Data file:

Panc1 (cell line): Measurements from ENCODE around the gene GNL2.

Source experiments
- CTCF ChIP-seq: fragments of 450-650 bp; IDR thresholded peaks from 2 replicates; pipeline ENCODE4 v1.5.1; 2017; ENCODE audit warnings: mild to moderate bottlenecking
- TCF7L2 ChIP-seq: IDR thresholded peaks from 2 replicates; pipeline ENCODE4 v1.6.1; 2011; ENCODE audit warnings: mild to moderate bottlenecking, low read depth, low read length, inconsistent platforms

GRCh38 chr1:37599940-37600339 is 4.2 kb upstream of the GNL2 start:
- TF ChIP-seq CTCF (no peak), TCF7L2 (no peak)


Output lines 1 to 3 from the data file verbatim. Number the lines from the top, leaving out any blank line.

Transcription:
Panc1 (cell line): Measurements from ENCODE around the gene GNL2.

Source experiments
- CTCF ChIP-seq: fragments of 450-650 bp; IDR thresholded peaks from 2 replicates; pipeline ENCODE4 v1.5.1; 2017; ENCODE audit warnings: mild to moderate bottlenecking